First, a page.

January 15th, 2022
Understanding NFTs and How to Invest in Them
Dear Retail Investor,
At this point, you’ve likely heard the term “NFT” thrown around enough to have a vague idea of what they are.
Some kind of digital art thing? The latest crypto craze? A speculative frenzy?
But did you also know that the NFT marketplace is now worth over $22 billion, up from just $100 million in 2020, and that the collective value of the top 100 NFTs ever issued is almost $17 billion?
They are everywhere, with Hollywood, sports celebrities and big brands like Coca-Cola and Nike having hopped onboard.
NFTs are quickly making their way into mainstream investment circles, bringing with them the potential to disrupt entire industries . . .
It all started 10 years ago
The idea behind NFTs started back in 2012 – 2013 with “colored coins,” which are tokens issued on the Bitcoin blockchain that represent ownership of a real-world asset.
The colored coin idea spurred interest in digital ownership, and in 2016 the movement captured memes, including the famous Rare Pepes—a modern twist on the famous Pepe the Frog meme that was one of the first digital art experiments on the blockchain.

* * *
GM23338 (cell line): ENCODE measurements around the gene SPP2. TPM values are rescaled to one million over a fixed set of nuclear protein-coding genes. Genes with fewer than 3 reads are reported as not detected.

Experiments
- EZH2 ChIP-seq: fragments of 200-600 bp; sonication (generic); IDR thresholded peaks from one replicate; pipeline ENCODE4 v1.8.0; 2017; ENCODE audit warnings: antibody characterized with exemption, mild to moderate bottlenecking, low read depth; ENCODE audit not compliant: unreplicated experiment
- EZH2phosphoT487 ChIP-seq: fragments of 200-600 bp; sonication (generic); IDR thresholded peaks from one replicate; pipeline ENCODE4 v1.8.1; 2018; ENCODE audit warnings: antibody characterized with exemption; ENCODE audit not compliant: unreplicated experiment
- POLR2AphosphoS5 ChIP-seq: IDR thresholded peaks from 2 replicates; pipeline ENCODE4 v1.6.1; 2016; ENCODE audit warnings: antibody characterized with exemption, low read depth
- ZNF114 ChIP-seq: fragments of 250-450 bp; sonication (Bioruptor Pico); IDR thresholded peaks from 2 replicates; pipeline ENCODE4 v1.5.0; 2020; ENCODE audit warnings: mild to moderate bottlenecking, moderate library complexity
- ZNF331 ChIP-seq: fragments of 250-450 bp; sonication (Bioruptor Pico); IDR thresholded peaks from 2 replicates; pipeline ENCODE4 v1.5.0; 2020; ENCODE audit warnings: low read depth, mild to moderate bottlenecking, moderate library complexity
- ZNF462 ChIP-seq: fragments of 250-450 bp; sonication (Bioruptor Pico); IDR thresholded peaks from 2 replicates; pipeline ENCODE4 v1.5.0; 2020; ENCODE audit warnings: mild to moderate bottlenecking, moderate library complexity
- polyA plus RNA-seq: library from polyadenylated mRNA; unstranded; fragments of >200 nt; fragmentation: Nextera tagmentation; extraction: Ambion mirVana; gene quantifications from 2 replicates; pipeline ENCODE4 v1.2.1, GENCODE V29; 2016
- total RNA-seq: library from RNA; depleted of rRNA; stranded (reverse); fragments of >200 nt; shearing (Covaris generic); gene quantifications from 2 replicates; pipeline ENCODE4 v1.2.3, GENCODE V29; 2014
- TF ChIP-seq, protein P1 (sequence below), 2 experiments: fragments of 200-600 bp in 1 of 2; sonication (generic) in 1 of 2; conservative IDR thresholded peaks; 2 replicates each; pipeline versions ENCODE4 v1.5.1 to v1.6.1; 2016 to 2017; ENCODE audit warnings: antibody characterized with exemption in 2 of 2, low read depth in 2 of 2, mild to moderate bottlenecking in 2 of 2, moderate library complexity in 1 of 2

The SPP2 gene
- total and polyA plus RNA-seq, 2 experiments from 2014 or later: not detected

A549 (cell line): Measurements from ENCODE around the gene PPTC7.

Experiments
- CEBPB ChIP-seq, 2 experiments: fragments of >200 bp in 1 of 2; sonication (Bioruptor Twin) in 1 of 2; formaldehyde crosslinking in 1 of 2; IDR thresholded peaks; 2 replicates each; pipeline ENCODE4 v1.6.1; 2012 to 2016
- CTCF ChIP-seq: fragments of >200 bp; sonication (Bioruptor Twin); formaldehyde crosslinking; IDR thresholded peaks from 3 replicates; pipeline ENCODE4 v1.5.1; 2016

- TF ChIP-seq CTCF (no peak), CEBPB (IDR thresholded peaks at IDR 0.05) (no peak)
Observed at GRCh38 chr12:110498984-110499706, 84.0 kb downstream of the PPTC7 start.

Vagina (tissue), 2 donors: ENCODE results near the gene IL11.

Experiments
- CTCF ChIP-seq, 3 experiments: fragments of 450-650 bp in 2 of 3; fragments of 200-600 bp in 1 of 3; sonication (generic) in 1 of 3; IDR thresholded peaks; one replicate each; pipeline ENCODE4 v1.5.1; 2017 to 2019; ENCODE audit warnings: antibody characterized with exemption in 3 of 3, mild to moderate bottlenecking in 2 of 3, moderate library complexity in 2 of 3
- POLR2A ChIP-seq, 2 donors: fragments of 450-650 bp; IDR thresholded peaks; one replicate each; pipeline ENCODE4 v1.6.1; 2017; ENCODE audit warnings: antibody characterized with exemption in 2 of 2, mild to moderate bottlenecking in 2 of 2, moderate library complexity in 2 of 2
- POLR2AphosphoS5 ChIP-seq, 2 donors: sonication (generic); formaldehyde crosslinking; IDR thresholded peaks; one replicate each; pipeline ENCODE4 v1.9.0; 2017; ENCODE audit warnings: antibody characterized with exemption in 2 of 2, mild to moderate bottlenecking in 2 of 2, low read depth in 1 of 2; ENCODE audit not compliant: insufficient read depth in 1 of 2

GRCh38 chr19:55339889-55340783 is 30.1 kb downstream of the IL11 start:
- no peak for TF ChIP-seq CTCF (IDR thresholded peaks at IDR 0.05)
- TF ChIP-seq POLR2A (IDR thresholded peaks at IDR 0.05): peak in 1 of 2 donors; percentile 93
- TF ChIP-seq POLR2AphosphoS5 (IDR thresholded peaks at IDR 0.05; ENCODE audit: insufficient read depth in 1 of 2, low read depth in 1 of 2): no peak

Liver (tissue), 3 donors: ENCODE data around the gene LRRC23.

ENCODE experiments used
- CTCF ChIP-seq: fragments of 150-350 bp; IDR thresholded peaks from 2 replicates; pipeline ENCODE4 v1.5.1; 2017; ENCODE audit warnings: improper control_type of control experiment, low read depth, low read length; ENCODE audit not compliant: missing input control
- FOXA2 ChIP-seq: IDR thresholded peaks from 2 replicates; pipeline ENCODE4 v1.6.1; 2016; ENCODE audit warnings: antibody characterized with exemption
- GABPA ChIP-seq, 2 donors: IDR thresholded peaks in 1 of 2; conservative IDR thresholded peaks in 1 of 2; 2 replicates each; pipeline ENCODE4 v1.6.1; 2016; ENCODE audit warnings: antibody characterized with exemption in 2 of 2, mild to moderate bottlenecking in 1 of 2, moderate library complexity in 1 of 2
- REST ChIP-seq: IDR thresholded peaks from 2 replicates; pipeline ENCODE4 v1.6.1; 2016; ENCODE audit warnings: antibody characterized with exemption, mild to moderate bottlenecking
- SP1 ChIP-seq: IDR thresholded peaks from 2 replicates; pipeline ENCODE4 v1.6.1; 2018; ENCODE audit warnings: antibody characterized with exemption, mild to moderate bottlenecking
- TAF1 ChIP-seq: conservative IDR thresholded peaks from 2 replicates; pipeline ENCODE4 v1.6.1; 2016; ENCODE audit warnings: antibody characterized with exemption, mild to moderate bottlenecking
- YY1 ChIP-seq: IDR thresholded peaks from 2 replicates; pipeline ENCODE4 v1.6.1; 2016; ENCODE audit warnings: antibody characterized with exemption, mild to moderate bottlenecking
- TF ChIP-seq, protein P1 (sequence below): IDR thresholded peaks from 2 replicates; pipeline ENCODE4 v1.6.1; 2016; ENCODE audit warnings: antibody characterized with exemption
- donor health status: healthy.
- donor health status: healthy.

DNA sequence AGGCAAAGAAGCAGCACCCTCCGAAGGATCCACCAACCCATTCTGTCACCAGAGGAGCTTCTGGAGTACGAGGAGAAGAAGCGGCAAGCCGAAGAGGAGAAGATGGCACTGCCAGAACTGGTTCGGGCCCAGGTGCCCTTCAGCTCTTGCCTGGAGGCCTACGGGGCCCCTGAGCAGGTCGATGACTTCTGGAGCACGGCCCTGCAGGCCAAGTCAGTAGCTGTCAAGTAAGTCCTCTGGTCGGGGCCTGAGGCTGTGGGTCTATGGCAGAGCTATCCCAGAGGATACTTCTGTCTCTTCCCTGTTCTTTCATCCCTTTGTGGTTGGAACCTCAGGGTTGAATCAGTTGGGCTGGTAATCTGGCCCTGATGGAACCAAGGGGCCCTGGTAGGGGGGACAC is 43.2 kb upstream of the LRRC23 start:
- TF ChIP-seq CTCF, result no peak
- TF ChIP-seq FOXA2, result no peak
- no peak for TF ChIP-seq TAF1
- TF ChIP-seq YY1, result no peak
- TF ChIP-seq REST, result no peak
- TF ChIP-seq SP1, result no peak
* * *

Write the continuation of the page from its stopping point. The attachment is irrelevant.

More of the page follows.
Cryptoart was then born, allowing creators to submit and sell their artwork. This led to many fads, and then in 2021 the NFT market exploded into the mainstream.
The NFT craze has since seen art pieces fetching millions of dollars in online auctions. One well-known example that got the ball rolling was a piece known as Nyan Cat, an animated GIF of a cat with a poptart body and rainbow jet stream . . . that sold for $US 580,000.
You can now buy not just digital art, which is still the most popular NFT, but also GIFs of famous athletes, music, tweets, video game items to customize your favourite characters, domain names, trading cards, collectable items—and much more.
But what exactly are NFTs?
NFTs, or non-fungible tokens, are digital assets stored on a digital ledger (blockchain) that act as secure documentation of ownership.
They are essentially a digital stamp that verifies that an online asset is original.
Being “non-fungible” means they are not interchangeable in the same way, for example, as a cryptocurrency is because they have unique properties.
And when you buy one, the computers in the crypto network record the transaction on a blockchain and this makes it part of a permanent public record.
What are the benefits?
As ethereum.org points out, NFTs solve the need to replicate the properites of physical items, like scarcity, uniqueness and proof of ownership, in the digital world.
They tokenize things like art and collectibles, by creating a unique identifier that cannot be copied, substituted, or subdivided, and that verifies ownership.
And one of the biggest benefits of NFTs is that they cut out middlemen, limiting fees from art brokers, auction houses, etc.